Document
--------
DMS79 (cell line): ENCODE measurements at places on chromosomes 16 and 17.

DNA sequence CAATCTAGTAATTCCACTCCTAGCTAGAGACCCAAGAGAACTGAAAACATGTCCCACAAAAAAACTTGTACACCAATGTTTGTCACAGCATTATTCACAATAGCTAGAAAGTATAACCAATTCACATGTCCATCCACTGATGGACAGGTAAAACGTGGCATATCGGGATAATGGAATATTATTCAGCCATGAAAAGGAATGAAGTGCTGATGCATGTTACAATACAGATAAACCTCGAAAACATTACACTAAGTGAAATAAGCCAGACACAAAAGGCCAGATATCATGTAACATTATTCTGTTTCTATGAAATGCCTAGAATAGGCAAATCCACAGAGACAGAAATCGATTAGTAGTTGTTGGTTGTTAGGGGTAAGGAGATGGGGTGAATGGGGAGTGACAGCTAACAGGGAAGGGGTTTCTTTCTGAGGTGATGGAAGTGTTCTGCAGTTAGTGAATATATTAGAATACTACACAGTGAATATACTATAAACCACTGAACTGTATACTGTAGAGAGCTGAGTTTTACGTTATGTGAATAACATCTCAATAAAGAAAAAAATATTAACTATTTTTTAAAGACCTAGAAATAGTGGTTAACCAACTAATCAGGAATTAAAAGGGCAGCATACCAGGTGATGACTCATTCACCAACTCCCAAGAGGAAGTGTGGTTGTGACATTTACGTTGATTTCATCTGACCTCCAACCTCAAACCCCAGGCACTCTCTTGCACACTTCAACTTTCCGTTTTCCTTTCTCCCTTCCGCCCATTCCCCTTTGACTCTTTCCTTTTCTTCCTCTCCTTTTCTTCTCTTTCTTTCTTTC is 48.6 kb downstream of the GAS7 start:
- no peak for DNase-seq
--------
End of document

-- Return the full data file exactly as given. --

DMS79 (cell line): ENCODE measurements at places on chromosomes 16 and 17.

DNA sequence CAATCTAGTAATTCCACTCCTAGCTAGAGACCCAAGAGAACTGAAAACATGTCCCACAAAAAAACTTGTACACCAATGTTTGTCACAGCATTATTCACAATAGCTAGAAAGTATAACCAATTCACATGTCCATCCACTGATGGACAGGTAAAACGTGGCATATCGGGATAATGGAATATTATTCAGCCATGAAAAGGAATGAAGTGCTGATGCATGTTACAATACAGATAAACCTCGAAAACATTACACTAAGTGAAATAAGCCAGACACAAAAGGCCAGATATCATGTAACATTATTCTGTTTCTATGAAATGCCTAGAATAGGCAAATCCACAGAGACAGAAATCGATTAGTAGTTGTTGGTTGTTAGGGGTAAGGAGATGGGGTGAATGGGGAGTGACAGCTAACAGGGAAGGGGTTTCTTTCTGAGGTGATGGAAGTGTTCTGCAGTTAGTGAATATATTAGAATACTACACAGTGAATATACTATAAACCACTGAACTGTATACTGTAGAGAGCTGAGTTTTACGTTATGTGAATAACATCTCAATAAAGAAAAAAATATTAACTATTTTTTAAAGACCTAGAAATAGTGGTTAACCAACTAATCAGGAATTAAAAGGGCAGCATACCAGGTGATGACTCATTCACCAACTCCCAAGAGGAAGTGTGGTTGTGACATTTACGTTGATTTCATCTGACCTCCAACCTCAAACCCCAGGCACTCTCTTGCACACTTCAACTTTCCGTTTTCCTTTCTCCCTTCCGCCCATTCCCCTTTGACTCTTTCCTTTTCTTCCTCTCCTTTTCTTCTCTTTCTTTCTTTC is 48.6 kb downstream of the GAS7 start:
- no peak for DNase-seq